“I come from the Net–through systems, peoples, and cities–to this place: MAINFRAME. My format: Guardian. To mend and defend–to defend my new found friends, their hopes and dreams, and to defend them from their enemies.”
Take a trip with me back in time. Before Toy Story, before Clone Wars, to 1994 and an ABC Saturday morning cartoon. Though, of course, ReBoot was so much more than a cartoon. If you follow me on Twitter, you’re probably aware of how much I have come to love this series, which managed to survive cancellation once and ‘reboot’ in the form of two TV movies.
In the 90s I was a cable kid, so I missed out on the very first CGI television show. The only reason the title was familiar to me was that several years ago, on a rainy night up in Oakland, two of my dormmates and I sat around searching Limewire for the theme songs to TV shows we adored as children. ReBoot was Jennie’s contribution to the collection that would come to be known as ‘Insert for Childhood’ but it didn’t ring any bells for me at the time.
And I forgot all about it until it turned up on my desk at work, and I was tasked to QC the first six episodes.
It looked terrible. What had been ground-breaking animation at the time was laughable by today’s standards, and nearly all the characters were comprised of cubes or spheres. But once I got past the technological limitations, I discovered a show that was really remarkable in even its premise alone:
In a world known as Mainframe, inside a computer, creatures called sprites and binomes are frequently attacked by “incoming games,” purple cubes that descend on various parts of the city. Whoever happens to be there when the cube is dropped is immediately sucked into the game, and ends up battling the User. The catch is, if the sprites and binomes lose the game to the User, they’re nullified and everything in the cube’s radius is destroyed.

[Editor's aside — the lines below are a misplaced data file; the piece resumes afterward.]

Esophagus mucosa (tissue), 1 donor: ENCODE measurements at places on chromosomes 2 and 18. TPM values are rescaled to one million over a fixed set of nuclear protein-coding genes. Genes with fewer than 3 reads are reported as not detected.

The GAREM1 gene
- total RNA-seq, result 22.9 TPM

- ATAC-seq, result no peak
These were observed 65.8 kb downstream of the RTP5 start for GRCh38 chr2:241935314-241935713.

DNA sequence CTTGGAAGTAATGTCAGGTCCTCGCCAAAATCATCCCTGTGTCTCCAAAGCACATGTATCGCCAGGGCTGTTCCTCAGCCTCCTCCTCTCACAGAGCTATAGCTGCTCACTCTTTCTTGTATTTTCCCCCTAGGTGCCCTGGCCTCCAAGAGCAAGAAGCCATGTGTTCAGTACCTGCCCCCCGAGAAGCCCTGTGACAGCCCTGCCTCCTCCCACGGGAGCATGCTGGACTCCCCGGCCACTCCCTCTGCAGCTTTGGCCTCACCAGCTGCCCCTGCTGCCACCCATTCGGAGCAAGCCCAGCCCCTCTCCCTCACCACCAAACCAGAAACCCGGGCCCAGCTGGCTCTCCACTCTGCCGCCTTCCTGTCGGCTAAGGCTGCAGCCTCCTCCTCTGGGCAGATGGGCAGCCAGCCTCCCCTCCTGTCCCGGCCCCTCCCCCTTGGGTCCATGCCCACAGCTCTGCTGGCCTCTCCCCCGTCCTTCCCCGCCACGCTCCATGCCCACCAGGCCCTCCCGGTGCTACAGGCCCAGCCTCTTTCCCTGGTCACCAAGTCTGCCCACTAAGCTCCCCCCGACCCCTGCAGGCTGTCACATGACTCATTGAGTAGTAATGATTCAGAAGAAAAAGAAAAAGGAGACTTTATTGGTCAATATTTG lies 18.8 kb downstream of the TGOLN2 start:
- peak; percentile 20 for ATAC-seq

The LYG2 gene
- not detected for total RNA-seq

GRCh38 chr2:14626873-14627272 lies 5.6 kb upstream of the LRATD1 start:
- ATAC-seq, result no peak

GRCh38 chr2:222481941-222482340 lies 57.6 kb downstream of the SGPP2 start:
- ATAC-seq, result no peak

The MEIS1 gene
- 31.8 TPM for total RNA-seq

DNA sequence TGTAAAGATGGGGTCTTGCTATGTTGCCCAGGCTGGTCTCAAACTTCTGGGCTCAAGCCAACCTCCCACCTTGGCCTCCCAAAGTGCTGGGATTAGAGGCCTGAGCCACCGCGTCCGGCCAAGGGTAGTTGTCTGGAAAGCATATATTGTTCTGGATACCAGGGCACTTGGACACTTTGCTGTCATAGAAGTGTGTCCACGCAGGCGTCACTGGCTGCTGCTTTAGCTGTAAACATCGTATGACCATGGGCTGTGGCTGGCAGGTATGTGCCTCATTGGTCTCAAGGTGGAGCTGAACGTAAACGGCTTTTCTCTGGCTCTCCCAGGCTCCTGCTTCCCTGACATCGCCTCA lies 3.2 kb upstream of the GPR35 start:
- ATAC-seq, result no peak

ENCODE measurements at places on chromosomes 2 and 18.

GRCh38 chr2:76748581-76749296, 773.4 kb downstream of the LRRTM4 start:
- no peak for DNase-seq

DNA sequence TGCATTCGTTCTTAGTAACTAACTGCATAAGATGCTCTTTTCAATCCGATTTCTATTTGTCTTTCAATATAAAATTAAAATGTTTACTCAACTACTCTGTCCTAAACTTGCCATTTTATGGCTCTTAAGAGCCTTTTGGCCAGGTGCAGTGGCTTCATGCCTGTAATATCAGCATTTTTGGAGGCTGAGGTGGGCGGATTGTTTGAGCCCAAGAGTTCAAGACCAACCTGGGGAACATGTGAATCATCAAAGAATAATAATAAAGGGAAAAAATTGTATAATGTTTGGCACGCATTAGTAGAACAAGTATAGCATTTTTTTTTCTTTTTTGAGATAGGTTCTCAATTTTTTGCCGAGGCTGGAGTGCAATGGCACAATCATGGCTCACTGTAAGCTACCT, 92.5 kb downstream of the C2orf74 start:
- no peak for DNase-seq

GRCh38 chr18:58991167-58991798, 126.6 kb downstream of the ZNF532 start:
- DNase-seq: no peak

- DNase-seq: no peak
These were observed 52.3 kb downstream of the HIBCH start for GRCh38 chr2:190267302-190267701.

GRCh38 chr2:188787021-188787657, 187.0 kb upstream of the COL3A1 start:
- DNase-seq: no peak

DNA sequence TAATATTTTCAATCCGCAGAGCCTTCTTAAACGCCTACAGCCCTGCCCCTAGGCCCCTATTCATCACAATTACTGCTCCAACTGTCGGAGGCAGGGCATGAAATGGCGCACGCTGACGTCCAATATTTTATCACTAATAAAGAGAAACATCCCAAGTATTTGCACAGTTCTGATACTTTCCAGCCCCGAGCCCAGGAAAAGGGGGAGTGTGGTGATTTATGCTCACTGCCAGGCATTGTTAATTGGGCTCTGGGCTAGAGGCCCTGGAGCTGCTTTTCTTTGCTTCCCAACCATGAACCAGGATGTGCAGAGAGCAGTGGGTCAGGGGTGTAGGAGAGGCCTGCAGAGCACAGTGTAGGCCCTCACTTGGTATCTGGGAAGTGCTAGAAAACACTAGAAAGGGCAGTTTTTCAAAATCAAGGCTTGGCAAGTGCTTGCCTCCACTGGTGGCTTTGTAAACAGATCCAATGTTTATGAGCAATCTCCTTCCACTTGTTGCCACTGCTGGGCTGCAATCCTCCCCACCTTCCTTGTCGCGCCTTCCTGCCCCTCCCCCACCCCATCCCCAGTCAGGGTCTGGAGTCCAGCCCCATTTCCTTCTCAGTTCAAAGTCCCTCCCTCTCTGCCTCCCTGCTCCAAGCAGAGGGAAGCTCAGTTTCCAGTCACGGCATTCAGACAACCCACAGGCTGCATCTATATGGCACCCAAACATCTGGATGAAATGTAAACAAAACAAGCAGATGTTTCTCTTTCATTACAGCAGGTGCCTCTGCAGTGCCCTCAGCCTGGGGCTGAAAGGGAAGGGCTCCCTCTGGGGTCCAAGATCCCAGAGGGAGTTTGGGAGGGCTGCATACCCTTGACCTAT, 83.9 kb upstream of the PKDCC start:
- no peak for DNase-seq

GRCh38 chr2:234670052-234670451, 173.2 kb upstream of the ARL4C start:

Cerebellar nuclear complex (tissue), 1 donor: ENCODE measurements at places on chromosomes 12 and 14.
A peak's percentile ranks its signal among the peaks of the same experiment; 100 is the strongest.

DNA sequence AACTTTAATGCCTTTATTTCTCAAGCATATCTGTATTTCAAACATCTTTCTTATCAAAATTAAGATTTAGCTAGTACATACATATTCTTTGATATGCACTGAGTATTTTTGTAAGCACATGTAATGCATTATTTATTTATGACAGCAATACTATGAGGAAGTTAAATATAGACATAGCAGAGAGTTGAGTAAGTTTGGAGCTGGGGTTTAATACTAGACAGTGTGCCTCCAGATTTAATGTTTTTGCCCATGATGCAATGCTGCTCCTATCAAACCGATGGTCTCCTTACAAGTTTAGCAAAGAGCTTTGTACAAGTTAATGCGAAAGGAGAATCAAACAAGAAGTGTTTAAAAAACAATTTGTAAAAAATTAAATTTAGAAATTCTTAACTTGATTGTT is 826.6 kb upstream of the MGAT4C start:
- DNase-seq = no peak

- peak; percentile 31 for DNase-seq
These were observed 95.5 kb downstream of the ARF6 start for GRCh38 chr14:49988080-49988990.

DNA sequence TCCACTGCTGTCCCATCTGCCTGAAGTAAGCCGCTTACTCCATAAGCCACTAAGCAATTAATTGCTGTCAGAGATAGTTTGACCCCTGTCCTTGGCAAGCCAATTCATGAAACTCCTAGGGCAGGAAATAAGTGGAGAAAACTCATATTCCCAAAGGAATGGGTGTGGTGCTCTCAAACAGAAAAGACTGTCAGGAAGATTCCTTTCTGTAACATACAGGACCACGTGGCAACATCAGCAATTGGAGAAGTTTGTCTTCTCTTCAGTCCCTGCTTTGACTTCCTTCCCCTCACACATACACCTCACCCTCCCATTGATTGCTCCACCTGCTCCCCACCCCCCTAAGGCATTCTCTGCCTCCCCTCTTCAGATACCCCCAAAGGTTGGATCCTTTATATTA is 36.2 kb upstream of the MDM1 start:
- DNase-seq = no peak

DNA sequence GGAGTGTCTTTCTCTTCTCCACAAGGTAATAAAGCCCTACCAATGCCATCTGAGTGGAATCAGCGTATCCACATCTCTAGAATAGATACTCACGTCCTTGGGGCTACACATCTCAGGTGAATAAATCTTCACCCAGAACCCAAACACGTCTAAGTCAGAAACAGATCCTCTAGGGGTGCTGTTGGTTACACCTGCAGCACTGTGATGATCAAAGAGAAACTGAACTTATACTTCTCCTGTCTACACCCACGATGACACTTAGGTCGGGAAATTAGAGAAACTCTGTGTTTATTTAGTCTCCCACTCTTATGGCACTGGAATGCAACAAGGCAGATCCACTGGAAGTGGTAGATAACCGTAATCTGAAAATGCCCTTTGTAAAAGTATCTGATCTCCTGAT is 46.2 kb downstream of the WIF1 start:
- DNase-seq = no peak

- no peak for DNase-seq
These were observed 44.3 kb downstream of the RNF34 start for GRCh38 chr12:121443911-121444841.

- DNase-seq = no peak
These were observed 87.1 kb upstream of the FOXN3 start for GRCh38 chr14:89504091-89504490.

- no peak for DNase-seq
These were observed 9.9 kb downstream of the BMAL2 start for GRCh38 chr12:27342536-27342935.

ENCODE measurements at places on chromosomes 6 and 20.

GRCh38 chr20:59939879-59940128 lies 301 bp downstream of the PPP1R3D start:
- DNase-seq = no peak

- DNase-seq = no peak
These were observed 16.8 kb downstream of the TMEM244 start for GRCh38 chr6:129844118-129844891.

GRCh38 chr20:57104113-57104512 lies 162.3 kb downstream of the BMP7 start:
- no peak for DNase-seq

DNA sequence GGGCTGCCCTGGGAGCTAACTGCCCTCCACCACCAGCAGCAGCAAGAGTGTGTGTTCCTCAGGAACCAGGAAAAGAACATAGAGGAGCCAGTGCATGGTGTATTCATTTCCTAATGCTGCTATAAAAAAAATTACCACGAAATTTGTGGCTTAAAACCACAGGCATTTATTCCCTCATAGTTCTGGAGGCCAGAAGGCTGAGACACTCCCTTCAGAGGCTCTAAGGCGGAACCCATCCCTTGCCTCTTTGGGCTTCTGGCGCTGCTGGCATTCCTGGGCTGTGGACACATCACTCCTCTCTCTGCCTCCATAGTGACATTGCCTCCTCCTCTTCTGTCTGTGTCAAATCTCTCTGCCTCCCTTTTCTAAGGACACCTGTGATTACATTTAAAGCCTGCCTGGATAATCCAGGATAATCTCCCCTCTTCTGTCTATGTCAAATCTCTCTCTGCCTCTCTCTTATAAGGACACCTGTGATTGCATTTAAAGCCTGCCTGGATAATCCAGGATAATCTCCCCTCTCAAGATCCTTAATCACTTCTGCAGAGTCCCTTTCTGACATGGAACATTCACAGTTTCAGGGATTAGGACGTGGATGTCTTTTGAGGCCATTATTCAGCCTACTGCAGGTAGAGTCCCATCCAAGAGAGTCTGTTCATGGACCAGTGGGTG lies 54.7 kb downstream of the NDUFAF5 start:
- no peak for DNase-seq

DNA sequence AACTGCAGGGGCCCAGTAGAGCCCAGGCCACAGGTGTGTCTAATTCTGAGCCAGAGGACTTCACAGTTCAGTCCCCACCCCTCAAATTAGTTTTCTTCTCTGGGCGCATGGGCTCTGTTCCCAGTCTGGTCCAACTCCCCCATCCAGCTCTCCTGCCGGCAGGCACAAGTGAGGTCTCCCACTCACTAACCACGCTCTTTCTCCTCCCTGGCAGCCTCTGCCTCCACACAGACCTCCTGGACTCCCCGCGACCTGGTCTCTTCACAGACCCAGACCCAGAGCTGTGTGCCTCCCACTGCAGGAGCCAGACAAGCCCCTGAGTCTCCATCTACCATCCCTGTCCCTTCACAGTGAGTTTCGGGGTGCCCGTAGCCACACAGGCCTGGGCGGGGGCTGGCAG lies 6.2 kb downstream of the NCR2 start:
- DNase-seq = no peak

Basically, the show implies that every time you play a video/computer game and win, you kill a whole civilization. Pretty ballsy. I knew there was a reason I never got into games.
Fortunately, Guardian Bob and his pals are there to make sure the User doesn’t win. The world of Mainframe – and beyond – got progressively darker and more complex as the show went on and got out from under the thumb of the studio. There are countless homages that I’m sure went over the heads of children – everything from The X-Files to Evil Dead – which is part of what makes it a show anyone can enjoy. It’s also smart, and well-written, with some serialized arcs, unusual for an animated program. There are seriously creepy villains (Hexadecimal freaks me out!) and a good sense of humor – not to mention, several strong female characters.
The Definitive Mainframe Edition ReBoot 9-DVD set is available for pre-order on Shout!Factory’s website. I promise I’m not just recommending it because I worked on it – it’s really something unique and worthwhile.